In this blog we show how simple it is to configure AI to run against different asset types as a business user. Moving on to an example of both an image then a video and the tags created. There is then an example of the Vision OCR Service in action where it identifies text in an image and the language that text is in. Touching on other analysis feature such as identifying additional metadata and duplicates. Potential for future functionality is explored, hoping to show how excited we about these features and believe strongly that Content Hub can provide extreme value that will only be built upon in future versions. The topics covered are as follows:
- Easily Trigger AI Analysis Based on Asset Type
- Automate Content Tagging and Enrichment
- Identify Text and Duplicates
- Future Potential
Easily Trigger AI Analysis Based on Asset Type
A key Taxonomy for most assets in Content Hub is Asset Type. Some out of the box options can be seen below but it is simple to add additional options.
On creation of an Asset Type Taxonomy there are the toggle options seen in the following image which need no developer input to setup.
Automate Content Tagging and Enrichment
Below can be seen an example image and the tags from the assets image analysis are, “person”, “soft drink”, “food”, “fast food”, “girl”, “drink”, “bottle”, “summer”, “beach”. Not perfect but a good start.
The JSON output of the Image Analysis is stored as a rendition on the asset and can be downloaded as shown on the right-hand side above. Interestingly, it suggests a confidence of around 65% that the image is taken on a beach. There’s nothing clear in the image to suggest it’s on a beach but a human might say 50-50 it probably could be. Then the reviewer can make the decision, eliminating the first round of content enrichment. Alongside reducing the need for developer input the value provided by Content Hub starts to become clear.
Below a video can be seen which the JSON output of the analysis on the right-hand side has the following tags; "person", "people", "group", "man", "holding", "posing", "standing", "photo", "sitting", "child", "food", "young", "table", "wine", "smiling", "boy", "woman", "wearing", "riding", "court", "boat", "player".
There is also other information available such as dominant colours, stated to be “white”, “grey”, and “brown”. These can all be reviewed and overridden or discarded if incorrect.
Identify Text and Duplicates
Other AI capabilities available in Content Hub include the ability to identify where there are similar images that could be considered duplicates. Assisting with ensuring consistency and maintainability.
Furthermore, the OCR (Optical Character Recognition) Vision Service can identify text in assets as well as the language in many cases. Again, in some scenarios this can identify data that the human brain might struggle to, for example, a content reviewer might identify the text but not know which language and need to take additional time to look this up. Or the text orientation might be upside-down, leading the human reviewer to not understand it correctly or miss it altogether.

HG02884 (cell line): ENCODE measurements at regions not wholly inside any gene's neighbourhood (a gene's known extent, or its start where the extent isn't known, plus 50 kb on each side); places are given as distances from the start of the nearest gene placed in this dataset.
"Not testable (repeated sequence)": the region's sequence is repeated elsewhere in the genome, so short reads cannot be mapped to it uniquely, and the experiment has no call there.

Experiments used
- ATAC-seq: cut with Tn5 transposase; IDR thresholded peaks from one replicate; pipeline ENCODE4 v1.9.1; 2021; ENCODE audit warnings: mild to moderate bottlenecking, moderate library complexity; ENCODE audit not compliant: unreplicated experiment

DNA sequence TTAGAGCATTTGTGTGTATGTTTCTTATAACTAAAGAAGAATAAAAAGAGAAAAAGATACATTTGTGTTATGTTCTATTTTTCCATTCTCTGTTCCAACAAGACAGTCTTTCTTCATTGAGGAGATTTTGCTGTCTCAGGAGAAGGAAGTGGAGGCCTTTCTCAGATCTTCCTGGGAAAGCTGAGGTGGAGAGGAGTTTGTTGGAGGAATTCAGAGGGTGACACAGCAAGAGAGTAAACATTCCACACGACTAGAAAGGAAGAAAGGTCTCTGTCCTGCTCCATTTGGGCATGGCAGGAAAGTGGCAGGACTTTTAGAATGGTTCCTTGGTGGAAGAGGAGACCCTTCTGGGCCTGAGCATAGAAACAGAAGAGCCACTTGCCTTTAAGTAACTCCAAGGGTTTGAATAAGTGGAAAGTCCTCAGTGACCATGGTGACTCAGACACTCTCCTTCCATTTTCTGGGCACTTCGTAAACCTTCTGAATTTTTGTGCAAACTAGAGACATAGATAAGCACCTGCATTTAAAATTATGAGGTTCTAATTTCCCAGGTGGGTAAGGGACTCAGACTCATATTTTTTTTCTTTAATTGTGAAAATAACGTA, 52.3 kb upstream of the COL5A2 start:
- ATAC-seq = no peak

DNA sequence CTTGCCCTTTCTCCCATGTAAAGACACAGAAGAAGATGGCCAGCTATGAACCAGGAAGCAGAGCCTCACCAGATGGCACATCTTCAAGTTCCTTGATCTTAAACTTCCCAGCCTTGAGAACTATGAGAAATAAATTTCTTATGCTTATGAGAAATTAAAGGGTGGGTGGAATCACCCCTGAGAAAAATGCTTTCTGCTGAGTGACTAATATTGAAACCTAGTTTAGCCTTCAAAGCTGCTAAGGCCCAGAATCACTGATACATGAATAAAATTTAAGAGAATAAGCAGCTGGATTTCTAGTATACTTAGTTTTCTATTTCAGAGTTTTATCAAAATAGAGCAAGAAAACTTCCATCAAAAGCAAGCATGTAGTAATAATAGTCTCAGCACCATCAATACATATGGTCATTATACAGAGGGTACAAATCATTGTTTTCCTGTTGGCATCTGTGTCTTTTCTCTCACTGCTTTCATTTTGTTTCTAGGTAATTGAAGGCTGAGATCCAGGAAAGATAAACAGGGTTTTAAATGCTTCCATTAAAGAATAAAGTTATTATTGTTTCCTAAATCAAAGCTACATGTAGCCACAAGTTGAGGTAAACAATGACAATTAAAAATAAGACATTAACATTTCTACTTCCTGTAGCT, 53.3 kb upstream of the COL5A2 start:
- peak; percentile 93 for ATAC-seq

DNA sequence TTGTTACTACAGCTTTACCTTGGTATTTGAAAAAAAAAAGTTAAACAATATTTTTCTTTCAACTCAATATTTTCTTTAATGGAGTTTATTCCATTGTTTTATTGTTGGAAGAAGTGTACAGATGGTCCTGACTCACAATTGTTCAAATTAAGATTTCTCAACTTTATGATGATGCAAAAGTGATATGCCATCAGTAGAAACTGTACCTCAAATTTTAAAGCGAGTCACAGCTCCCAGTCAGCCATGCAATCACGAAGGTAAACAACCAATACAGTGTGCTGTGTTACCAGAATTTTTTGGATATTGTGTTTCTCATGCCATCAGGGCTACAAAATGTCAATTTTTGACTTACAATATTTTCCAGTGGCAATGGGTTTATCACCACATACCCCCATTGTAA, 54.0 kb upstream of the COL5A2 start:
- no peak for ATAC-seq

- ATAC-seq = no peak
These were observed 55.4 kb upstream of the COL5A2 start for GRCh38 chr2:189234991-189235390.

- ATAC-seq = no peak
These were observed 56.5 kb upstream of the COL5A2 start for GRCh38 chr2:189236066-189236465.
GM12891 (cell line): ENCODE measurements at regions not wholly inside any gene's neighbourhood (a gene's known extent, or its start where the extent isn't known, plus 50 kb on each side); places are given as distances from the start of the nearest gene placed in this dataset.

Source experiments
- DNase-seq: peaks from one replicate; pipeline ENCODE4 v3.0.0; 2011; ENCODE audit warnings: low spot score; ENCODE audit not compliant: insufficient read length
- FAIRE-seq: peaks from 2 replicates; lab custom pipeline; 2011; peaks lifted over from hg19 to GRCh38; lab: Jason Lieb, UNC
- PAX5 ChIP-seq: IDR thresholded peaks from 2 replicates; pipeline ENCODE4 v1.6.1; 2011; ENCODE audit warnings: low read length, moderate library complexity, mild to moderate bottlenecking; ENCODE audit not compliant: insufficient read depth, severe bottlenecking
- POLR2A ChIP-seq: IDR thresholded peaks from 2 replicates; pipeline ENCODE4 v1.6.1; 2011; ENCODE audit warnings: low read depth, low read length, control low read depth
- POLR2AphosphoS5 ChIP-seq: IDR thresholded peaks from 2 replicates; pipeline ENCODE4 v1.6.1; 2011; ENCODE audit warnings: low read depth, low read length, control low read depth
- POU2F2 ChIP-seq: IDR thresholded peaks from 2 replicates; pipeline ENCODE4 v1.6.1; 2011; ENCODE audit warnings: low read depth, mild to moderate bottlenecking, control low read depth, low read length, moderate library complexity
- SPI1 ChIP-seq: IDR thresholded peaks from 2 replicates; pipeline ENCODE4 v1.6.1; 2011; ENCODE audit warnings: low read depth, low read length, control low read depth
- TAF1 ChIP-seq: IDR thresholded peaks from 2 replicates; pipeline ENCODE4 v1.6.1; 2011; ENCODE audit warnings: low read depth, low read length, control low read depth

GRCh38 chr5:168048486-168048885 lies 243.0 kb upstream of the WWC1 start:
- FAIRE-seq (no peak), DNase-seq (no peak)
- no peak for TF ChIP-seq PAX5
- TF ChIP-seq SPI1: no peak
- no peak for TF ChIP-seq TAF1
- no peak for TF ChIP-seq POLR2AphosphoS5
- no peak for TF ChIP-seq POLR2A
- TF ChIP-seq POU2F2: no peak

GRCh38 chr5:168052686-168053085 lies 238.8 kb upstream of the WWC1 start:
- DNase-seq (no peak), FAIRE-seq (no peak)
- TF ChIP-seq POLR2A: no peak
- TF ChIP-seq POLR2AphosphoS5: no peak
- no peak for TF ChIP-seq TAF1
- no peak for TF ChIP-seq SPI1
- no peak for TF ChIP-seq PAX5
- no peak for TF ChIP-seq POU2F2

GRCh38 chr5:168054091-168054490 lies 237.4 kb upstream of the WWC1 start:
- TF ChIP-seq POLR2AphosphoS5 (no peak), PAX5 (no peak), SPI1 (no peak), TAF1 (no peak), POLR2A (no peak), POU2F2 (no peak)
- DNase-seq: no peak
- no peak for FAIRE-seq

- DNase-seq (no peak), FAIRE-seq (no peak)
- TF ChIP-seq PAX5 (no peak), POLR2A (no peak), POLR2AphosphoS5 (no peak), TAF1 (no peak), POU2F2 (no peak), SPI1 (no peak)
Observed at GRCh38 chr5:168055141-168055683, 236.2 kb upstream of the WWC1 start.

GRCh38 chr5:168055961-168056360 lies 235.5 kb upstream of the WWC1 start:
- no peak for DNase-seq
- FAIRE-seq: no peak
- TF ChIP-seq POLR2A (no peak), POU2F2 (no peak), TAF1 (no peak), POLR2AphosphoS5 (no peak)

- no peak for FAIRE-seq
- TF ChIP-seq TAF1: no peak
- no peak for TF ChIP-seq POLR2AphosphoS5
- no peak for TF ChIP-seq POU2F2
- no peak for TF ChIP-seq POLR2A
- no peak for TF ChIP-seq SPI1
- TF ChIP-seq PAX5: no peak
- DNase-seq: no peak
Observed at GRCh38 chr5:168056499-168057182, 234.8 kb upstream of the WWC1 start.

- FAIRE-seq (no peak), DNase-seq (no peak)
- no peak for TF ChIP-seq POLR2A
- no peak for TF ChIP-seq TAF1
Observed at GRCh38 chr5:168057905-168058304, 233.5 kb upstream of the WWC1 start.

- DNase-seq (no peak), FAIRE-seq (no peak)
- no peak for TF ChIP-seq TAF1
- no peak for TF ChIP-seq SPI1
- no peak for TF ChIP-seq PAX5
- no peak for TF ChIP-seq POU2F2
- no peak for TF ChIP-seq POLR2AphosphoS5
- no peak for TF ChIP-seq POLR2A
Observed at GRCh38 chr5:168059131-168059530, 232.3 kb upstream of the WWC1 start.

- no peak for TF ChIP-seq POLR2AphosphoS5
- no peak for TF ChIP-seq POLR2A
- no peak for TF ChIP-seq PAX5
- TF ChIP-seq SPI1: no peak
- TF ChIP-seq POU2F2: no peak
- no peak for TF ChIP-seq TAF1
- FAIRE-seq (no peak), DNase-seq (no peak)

The [Text] member has been populated with the words “fruitful lemon”, “fruitful orange”, “fruitful lime”. You can see on the JSON output on the right-hand side that it’s identified the language as English (en), as well as even the orientation of the text being “Up”. It also describes the image in the [Description] member as “a close up of a bottle”. You could rightly say that there are three bottles not “a bottle” but again it’s a good starting point.
Other analysis can be seen such as an indicator of [Has duplicate], virus scanning, and other metadata such as the creator of the image being in Photoshop.
As the AI analysis features of Content Hub mature, alongside it’s capabilities beyond a simple DAM such as CMP and PCM, there’s huge potential for further gains. Product companies are already able to use Microsoft Cognitive Services to train a model to identify their products.
Take a scenario where a workman wants to purchase parts and can photograph the part they need, upload the photo, and the supplier’s system use AI to identify the product they want to purchase. Saving the customer time figuring out the part reference number or trawling through products online to find it. This concept could be very powerful in Content Hub if able to tag uploaded images with the products they relate to. There are endless other possibilities which make a future involving Content Hub very exciting. A true best of breed DAM offering and much more.
Catch up on the other articles in this series:
Sitecore Content Hub – Media Processing Automation: Part 1 – No Code
Sitecore Content Hub – Media Processing Automation: Part 2 – Low Code